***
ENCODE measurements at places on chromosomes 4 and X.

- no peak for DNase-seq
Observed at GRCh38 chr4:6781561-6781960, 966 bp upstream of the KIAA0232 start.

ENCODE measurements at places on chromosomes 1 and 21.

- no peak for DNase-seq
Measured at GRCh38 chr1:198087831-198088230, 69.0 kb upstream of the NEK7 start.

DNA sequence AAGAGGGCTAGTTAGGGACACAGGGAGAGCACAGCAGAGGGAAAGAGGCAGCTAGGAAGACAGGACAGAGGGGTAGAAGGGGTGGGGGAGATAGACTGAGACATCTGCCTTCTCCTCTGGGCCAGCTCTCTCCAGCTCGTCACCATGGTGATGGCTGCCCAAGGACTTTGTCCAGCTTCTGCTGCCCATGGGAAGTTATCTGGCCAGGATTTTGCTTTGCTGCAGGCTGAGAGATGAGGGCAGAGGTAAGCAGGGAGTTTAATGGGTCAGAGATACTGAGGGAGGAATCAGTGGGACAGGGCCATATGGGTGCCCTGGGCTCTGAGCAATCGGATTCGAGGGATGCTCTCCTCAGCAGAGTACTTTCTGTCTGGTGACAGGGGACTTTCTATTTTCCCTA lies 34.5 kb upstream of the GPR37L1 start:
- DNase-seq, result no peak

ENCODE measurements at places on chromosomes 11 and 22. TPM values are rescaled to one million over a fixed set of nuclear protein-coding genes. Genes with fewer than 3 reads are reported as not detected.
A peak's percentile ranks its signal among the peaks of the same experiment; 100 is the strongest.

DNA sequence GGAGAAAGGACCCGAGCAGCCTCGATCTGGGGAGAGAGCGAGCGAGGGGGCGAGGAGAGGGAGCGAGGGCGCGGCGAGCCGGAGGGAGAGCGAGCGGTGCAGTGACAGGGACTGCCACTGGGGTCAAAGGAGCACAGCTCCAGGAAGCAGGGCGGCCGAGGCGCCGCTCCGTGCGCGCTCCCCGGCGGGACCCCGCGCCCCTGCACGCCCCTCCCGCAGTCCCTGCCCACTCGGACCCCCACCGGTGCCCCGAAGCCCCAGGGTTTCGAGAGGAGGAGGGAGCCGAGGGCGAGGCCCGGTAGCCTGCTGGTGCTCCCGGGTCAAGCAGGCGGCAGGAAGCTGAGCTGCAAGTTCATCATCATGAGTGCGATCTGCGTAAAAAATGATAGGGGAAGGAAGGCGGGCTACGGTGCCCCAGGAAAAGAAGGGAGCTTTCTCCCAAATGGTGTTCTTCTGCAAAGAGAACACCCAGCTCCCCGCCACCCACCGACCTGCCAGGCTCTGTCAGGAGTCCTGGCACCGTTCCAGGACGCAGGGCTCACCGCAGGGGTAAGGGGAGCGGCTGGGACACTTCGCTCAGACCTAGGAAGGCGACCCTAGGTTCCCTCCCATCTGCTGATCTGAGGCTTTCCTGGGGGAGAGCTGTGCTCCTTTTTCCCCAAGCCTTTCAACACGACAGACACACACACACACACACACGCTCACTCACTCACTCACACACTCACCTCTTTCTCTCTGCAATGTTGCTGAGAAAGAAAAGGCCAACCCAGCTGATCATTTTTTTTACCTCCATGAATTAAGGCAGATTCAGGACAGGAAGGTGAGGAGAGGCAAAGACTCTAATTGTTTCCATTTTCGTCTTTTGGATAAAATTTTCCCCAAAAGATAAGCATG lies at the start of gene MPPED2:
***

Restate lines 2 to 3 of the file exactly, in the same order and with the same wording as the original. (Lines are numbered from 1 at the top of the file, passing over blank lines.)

- no peak for DNase-seq
Observed at GRCh38 chr4:6781561-6781960, 966 bp upstream of the KIAA0232 start.